New Backup Solution - JungleDisk + Amazon S3

I've settled on a new backup solution. I'm going to be using Amazon's persistent storage solution called S3. Amazon provides a virtually infinite, scalable storage cloud that allows you to store files indefinitely. You pay a small fee to get the data there ($.10/gig), a fee to store the data ($.15/gig/month), and a fee to retrieve the data ($.17/gig).

Features I was looking for:

  • Reasonably Priced
  • Automatic
  • Reliable
  • Scalable
  • Well performing
  • Easy


To automate my backups, I'm using a product called JungleDisk. You can purchase it for $20, and you get free upgrades for life. I love products that have free upgrades for life, since I don't have to worry about when buy it. They also allow you to use it on unlimited computers, which I definitely need.

JungleDisk by default talks directly with S3, so they don't need to run any servers. You're counting 100% on the reliable storage provided by S3.


Amazon stores your files in "buckets", which you can think of as a single level folder/directory structure. JungleDisk can easily connect to multiple buckets at the same time. You configure each bucket independently. JungleDisk can automatically detect all of your buckets, and you can easily create new ones.


I highly recommend creating buckets for each logical group of files you want to back up. Try to avoid sharing a bucket between computers when possible. If you tell JungleDisk that a bucket is only used on one computer, it doesn't have to query S3 to determine what needs to be synchronized. The default is set to multiple computers. This setting is under the "Bucket Settings" for each bucket.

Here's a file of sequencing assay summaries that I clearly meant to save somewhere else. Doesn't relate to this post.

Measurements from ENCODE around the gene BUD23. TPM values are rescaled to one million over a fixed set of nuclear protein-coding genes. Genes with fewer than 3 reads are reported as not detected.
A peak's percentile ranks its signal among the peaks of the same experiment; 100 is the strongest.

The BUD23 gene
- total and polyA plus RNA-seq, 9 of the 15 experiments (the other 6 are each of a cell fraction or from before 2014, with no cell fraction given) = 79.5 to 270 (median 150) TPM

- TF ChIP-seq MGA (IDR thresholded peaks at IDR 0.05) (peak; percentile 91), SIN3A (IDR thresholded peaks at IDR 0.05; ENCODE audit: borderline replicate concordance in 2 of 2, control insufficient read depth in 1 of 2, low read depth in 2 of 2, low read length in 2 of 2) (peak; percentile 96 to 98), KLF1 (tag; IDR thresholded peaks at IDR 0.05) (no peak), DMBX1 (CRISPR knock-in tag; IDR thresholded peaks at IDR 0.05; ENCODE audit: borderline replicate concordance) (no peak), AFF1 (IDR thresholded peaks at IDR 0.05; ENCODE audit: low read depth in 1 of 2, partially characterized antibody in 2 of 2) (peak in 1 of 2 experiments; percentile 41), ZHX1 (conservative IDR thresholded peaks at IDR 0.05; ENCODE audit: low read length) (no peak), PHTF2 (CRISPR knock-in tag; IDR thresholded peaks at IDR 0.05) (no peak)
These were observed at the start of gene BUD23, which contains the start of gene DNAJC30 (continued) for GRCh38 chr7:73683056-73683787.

Each bucket also lets you choose what to back up. Of course there are extensive options for backing up subfolders, excluding files, etc.


You can even set up how your local folders get mapped to the remote folders. This lets you do multiple folders in one bucket. On my laptop, I have a couple of folders that get backed up to a single bucket, but are organized into different folders so that I could easily restore them independently.



Setting up a schedule is very easy. For example, on my laptop, I have it set to synchronize my files every hour. It uses the timestamp's of the files to determine if there are any new, changed, or deleted files. Since I'm not sharing this particular bucket between machines, it can instantly determine if anything needs backed up.




JungleDisk has all the security options you would expect. You can communicate with Amazon over port 80 unencrypted, or use SSL. I actually turn off the SSL option, because I use the JungleDisk encryption. I don't see a reason to do double encryption.


When you create the bucket, you can specify a custom key that encrypts your data. I like this option because I am the only one that has access to the data. Even Amazon can't tell what I'm storing on there.



Since Amazon is providing the storage, they're able to scale indefinitely. You can be confident that they can handle whatever you throw at them. They had no problem letting me upload at over 56,000 kbits/sec from my dedicated host. I backed up 4 gigs in about 10 minutes.

Fast Upload

Other Features

  • Bandwidth limiting - If you don't want to use up all of your upstream or downstream bandwidth, you can limit it, and even schedule when it's limited. This could be useful for limiting the connection during the day. However, I much prefer a QoS solution since it will maximize the amount of bandwidth I can use.